PASS is a course-based mentoring scheme, run for students by students. It gives first-years the opportunity to discuss study-related problems and get general advice from higher-year undergraduates in their subject.
The scheme is coordinated by the Widening Participation team and is firmly established at Queen Mary with 14 departments/Schools running regular sessions.
Mentees are the first-year (and sometimes second year) students who attend PASS sessions. All students are welcome, no one is judged as struggling because they come along – they may want to get ahead for the following year or just enjoy talking to other students about their subject.
How do I know if it’s useful to come to PASS sessions?
Go along to a session and find out. There’s no requirement to be there on the dot or to come more often than you want to. You will get friendly, informal advice in a relaxed environment from people who understand your situation.
I understand my feedback much better after going through it. I know how to improve now
PASS Mentee 2015
Volunteer mentors are the most important part of PASS. Without them, the scheme could not run. They can offer first-years something staff members cannot – recent experience of being a first-year in the mentees’ own school or departments.
Mentors in each department give varying amounts of time, it is a flexible scheme.
Who can be a mentor?
Mentors are second- and third-year volunteers chosen or approved by their school or department. Mentors gain experience of a number of key employability skills through taking part i.e. communication and organisation.
How can you become a mentor?
Contact the academic coordinator for your area (contact details below) during Semester 2. New mentors are usually confirmed before the summer break and compulsory training sessions are held at the start of each new academic year.
Student organisers are at the pivot of the whole scheme as they are the main contact point for all the staff and students involved in PASS. They lead their team to publicise and plan the scheme in their department and are often experienced mentors.
More committment is expected of organisers, they have paperwork to complete and sessions to organise.
How do you become a Student Organiser?
Contact the current organiser in your department (details below) find out when the sessions run and go along to find out more. Each department recruits their mentors and student organisers differently but usually this is finalised by the summer.
I just wanted to say a big thank you for everything that PASS has meant to me these past few years. The new SOs are really perfect for the job. I couldn't be more proud of them and the whole team and of the sense of community that PASS has built within our course.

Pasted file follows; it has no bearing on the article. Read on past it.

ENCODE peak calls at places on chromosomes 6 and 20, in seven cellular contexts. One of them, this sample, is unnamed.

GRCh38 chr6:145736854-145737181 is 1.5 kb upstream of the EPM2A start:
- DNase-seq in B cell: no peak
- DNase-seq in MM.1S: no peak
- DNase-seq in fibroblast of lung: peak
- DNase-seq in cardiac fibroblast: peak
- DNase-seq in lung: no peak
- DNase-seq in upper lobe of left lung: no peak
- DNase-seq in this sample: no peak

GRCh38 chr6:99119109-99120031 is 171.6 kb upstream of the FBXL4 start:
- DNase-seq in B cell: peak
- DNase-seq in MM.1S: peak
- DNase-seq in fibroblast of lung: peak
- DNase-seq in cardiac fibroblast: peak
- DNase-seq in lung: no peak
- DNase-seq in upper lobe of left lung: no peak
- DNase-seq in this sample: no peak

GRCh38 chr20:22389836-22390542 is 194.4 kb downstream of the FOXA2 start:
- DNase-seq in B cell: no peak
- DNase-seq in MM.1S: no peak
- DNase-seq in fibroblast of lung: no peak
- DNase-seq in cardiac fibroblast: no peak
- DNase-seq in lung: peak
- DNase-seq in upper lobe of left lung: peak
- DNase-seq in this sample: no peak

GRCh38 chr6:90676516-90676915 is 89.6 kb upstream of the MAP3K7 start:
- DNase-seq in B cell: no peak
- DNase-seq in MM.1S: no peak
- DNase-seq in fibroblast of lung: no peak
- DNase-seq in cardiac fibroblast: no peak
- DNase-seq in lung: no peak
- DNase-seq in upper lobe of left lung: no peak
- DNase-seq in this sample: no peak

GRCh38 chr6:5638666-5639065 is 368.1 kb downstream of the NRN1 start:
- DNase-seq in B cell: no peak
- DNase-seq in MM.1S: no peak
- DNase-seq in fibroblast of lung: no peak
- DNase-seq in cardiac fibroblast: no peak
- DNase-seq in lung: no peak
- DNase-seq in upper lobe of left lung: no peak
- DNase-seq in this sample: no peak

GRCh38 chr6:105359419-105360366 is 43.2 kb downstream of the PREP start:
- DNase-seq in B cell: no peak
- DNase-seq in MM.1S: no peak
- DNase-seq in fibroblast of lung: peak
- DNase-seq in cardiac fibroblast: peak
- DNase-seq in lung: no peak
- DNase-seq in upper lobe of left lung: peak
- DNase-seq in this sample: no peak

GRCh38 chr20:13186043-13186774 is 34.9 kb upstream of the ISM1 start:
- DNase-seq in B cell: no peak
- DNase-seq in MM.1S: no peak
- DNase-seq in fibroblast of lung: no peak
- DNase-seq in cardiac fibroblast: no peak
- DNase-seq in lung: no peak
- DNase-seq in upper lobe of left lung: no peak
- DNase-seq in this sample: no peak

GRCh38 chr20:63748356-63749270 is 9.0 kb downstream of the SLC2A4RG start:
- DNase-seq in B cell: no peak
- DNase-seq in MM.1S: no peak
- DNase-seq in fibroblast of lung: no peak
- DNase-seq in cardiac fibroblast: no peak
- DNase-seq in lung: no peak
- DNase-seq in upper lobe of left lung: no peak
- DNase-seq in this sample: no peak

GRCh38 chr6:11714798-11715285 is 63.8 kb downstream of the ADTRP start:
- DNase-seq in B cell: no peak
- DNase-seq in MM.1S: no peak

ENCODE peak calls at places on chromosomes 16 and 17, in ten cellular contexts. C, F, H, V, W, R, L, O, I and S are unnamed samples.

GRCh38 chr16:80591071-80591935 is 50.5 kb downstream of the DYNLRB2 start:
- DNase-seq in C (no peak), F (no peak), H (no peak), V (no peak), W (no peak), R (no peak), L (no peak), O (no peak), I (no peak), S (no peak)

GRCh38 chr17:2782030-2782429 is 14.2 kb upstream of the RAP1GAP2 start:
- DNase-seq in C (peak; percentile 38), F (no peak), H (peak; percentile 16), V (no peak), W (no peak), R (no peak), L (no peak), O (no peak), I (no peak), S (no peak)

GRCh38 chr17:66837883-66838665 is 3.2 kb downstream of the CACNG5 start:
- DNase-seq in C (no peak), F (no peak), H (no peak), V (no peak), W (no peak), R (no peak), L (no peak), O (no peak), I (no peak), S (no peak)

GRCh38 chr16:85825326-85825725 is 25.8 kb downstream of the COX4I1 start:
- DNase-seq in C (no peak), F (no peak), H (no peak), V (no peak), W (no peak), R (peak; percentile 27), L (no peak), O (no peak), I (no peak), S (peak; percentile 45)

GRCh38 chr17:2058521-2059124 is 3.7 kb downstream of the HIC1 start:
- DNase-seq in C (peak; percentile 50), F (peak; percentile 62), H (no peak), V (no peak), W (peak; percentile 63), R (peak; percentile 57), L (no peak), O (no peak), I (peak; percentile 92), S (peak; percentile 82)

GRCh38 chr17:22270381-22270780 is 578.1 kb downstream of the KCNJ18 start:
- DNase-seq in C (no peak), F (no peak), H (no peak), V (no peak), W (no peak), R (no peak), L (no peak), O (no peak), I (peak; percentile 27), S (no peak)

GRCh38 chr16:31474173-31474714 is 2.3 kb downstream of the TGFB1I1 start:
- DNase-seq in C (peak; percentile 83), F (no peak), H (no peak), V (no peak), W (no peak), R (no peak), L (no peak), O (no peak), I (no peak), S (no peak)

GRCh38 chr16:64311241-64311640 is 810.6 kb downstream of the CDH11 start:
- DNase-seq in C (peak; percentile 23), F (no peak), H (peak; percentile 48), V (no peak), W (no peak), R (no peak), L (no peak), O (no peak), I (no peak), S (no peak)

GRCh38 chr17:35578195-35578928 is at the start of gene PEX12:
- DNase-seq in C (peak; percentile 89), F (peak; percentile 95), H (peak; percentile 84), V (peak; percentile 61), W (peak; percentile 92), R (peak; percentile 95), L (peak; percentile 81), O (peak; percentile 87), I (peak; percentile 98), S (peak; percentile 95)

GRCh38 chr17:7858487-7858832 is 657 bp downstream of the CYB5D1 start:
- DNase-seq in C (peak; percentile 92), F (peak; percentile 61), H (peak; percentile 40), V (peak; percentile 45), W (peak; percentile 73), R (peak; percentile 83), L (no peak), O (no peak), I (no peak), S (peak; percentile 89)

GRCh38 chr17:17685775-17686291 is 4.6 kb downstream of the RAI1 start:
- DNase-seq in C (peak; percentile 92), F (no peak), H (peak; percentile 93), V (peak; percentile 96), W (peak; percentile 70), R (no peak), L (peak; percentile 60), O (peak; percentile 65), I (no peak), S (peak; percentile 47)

Previous Student Organiser from Dentistry
Every school or departmental PASS scheme has an interested and involved academic to liaise with the student organisers on course matters and logistical issues. Some academic coordinators work with an administrative or support colleague who is also a key contact for the mentor team.
Peer Mentoring Coordinator – Fathea Khanum
The peer mentoring coordinator helps new schools or departments get their scheme started and provides central coordination.
WP Coordinator – Ashleigh Hope
The widening participation coordinator works with the student organisers to organise their contracts and pay and assist them with PASS publicity and events.
Together they develop and run the mentor training. You can find their contact details on the Widening Participation Staff Contacts web page.
The list below shows the contacts for the schools / departments currently running PASS schemes. If you are a student looking for information on when PASS sessions are held in your School, please contact the relevant student organisers (mentor leaders).
Why be a PASS mentor?
Most mentors are motivated by wanting to give new students the help they wished they had had at the same stage. Through mentoring, they also increase their own academic and social confidence and gain very useful experience to talk about on CVs and in interviews.
Why is there an emphasis on 'peer' mentoring?
One PASS mentor summed this up by saying, There is no barrier, student to student. Each subject mentor has a very useful perspective to offer the mentees. PASS is a valuable and complementary addition to the wide range of more formal teaching and support offered to students.
I think PASS is brilliant. I hope it goes from strength to strength.
PASS Academic Co-ordinator
What is the key skill of a PASS mentor?
Mentors are there to help mentees come to their own conclusions and solutions, not to supply answers.
PASS activities include mentor training, group discussion, freshers' induction, revision sessions, the mentor certificate ceremony and conferences.
For information about activities that have taken place recently please see the latest addition of the PASS Newsletter which is produced twice a year.
It is always an absolute pleasure to receive the PASS newsletter – always happy to pass on advice to mentors thinking of going into teaching.
Former PASS mentor from History
Take a look at how PASS has developed over the years in our PASS Newsletter Archive
This page is maintained by the Widening Participation team